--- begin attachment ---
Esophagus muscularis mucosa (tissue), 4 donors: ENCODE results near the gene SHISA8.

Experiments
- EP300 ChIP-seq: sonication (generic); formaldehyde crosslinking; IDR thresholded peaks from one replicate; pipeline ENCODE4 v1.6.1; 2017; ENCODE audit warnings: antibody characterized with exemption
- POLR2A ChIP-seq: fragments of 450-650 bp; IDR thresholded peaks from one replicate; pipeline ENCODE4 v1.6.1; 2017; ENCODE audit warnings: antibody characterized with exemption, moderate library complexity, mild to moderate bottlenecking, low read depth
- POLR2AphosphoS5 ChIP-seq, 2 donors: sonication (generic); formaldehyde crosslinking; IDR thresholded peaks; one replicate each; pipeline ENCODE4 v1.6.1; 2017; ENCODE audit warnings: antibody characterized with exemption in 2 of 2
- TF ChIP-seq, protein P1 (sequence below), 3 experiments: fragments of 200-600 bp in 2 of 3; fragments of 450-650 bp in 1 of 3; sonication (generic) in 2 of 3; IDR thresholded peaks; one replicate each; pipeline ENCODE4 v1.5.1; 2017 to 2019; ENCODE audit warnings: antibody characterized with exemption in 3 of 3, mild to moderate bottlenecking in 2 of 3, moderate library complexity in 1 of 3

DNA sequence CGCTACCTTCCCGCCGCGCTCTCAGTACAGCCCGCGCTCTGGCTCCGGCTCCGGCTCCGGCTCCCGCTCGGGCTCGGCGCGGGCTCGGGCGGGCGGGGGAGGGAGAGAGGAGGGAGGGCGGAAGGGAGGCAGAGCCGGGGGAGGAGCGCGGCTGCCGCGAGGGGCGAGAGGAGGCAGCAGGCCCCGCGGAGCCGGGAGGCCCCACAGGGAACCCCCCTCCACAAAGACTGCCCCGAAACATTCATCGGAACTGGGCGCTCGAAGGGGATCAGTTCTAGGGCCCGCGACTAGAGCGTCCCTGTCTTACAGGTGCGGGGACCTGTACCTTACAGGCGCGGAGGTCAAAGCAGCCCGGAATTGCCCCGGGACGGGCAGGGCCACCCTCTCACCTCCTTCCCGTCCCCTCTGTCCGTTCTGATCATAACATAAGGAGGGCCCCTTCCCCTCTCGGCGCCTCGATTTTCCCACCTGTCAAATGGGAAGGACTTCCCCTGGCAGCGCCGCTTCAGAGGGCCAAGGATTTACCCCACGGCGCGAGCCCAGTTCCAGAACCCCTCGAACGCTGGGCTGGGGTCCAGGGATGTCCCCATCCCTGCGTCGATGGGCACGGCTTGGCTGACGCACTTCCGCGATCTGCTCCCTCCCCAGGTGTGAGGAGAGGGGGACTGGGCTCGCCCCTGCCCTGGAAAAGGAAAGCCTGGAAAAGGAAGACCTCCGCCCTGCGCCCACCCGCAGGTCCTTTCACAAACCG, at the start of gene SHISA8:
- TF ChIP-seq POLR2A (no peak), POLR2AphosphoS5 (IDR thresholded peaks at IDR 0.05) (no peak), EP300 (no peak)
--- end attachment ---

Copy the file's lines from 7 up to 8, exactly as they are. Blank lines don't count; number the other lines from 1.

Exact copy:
DNA sequence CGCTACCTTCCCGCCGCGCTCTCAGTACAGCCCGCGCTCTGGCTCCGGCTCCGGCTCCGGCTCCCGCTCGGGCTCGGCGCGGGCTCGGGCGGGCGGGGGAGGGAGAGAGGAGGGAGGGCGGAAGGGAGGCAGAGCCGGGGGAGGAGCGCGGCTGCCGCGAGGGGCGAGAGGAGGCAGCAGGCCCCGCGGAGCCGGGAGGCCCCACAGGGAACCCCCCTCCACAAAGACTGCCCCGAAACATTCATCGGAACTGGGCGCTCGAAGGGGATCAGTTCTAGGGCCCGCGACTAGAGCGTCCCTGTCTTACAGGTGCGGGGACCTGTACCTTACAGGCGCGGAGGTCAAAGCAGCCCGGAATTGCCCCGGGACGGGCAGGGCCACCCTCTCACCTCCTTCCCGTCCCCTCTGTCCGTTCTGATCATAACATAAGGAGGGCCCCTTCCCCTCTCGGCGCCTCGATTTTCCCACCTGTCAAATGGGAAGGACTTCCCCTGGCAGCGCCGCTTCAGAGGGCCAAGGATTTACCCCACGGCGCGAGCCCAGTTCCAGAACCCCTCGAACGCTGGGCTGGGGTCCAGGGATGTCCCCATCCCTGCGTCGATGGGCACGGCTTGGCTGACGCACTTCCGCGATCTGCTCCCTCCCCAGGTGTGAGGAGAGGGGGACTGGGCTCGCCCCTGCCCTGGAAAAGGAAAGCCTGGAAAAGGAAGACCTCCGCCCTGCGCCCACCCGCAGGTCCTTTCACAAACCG, at the start of gene SHISA8:
- TF ChIP-seq POLR2A (no peak), POLR2AphosphoS5 (IDR thresholded peaks at IDR 0.05) (no peak), EP300 (no peak)